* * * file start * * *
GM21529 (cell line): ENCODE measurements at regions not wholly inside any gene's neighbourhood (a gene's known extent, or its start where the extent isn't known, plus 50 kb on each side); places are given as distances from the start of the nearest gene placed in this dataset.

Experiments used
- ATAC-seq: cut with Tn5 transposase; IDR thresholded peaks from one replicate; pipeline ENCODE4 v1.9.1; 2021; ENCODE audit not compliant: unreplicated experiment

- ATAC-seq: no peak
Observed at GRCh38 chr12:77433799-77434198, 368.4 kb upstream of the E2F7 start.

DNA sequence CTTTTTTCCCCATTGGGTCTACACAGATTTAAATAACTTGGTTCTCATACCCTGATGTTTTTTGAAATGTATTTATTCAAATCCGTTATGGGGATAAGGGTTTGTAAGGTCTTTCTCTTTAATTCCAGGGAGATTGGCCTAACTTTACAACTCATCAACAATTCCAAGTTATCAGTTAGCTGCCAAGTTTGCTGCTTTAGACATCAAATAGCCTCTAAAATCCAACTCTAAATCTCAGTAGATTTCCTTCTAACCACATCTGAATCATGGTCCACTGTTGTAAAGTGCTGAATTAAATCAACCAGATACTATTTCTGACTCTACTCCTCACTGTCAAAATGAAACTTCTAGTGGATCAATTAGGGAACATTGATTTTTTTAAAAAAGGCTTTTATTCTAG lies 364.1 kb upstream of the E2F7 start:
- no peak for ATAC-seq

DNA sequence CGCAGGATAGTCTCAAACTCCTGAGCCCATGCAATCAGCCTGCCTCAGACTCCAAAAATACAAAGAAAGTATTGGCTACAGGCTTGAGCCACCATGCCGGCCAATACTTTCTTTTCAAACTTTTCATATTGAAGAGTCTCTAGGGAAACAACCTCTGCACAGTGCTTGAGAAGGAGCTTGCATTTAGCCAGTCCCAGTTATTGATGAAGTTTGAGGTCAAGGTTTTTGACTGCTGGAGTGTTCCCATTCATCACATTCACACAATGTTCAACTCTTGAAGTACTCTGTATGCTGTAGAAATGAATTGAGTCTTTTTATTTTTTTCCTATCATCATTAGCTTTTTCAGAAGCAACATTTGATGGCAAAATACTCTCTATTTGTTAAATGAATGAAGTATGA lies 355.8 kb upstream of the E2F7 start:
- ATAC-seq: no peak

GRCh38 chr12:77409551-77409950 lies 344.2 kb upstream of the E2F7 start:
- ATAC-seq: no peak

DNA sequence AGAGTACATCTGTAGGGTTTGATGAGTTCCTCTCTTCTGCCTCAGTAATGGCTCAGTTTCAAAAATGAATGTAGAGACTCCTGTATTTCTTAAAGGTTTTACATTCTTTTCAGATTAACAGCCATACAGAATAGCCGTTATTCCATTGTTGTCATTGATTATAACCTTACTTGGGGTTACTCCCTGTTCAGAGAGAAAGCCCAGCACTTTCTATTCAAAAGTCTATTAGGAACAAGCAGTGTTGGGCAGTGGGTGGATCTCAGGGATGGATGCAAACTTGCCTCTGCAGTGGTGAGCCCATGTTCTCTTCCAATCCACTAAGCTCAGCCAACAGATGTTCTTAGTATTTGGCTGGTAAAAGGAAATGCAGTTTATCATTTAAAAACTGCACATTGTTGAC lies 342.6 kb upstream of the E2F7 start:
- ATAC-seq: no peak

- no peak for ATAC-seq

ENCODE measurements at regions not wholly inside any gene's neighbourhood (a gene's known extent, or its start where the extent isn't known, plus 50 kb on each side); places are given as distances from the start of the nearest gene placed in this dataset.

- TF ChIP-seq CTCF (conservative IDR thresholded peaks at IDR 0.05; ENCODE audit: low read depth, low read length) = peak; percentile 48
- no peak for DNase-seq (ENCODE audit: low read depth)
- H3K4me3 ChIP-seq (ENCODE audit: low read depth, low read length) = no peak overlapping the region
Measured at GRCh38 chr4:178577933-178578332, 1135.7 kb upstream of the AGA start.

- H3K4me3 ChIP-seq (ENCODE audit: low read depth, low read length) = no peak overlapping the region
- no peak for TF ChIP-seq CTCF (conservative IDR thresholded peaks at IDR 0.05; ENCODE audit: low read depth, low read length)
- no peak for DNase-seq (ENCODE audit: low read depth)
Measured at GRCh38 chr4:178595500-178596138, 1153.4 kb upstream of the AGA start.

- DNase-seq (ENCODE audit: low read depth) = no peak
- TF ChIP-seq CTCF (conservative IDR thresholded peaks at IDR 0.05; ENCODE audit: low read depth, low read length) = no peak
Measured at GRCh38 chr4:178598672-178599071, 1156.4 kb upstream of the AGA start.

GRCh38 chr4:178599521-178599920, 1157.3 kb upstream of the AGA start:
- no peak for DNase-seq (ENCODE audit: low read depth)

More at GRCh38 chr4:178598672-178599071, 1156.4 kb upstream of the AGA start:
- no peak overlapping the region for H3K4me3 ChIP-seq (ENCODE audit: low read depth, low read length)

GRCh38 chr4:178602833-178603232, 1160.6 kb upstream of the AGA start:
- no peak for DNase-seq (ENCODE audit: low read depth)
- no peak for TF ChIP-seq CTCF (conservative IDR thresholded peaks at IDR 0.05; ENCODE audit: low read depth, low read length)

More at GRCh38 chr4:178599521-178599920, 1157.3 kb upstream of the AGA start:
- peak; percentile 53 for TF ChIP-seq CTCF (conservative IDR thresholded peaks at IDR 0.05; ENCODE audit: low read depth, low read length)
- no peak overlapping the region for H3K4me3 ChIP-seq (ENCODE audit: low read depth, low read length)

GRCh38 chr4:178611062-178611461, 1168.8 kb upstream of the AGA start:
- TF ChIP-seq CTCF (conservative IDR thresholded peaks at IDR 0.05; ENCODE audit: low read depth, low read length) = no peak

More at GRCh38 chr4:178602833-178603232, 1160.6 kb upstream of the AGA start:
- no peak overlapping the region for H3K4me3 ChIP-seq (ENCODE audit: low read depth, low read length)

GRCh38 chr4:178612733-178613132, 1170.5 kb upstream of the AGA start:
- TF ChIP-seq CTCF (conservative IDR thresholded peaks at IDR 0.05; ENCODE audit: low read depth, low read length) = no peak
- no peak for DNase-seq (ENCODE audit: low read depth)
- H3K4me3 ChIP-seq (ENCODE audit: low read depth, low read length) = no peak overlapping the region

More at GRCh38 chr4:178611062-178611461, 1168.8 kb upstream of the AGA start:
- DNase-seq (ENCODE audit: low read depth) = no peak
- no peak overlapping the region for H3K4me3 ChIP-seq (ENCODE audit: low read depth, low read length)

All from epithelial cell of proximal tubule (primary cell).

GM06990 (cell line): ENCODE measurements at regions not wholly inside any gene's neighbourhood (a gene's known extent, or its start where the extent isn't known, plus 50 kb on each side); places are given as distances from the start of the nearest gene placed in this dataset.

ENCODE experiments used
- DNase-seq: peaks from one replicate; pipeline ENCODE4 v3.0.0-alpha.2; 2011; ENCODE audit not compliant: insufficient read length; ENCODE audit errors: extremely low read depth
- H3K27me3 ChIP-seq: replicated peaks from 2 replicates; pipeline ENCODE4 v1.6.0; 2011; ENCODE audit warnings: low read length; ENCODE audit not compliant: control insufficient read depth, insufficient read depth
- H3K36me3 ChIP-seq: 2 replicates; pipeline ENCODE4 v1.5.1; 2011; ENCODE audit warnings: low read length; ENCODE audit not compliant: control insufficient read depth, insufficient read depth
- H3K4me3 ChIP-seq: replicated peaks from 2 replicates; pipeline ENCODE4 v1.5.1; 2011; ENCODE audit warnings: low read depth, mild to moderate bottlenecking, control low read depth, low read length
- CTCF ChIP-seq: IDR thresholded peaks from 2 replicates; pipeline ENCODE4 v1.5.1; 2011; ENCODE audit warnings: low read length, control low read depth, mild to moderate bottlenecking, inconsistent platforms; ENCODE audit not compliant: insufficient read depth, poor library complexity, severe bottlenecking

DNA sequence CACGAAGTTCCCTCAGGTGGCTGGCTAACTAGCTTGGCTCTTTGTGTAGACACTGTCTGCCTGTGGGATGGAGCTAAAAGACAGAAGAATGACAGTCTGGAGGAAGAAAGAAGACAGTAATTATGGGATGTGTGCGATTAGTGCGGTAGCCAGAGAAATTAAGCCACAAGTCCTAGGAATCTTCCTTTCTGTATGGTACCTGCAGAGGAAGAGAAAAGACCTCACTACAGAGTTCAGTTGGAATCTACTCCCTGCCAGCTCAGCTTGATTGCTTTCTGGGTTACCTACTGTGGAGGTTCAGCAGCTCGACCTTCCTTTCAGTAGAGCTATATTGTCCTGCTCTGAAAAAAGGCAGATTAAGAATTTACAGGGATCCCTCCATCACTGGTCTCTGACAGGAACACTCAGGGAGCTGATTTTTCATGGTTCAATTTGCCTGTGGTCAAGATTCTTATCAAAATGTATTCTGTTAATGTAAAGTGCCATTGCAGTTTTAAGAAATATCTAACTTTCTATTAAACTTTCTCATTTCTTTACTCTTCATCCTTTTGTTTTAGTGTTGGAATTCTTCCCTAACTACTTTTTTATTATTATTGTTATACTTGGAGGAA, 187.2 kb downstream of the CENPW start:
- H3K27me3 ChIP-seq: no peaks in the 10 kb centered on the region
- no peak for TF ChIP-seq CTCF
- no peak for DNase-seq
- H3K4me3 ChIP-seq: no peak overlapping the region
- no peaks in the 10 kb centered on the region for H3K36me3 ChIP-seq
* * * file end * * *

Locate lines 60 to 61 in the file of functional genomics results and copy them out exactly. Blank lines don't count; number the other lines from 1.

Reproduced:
- H3K4me3 ChIP-seq: no peak overlapping the region
- no peaks in the 10 kb centered on the region for H3K36me3 ChIP-seq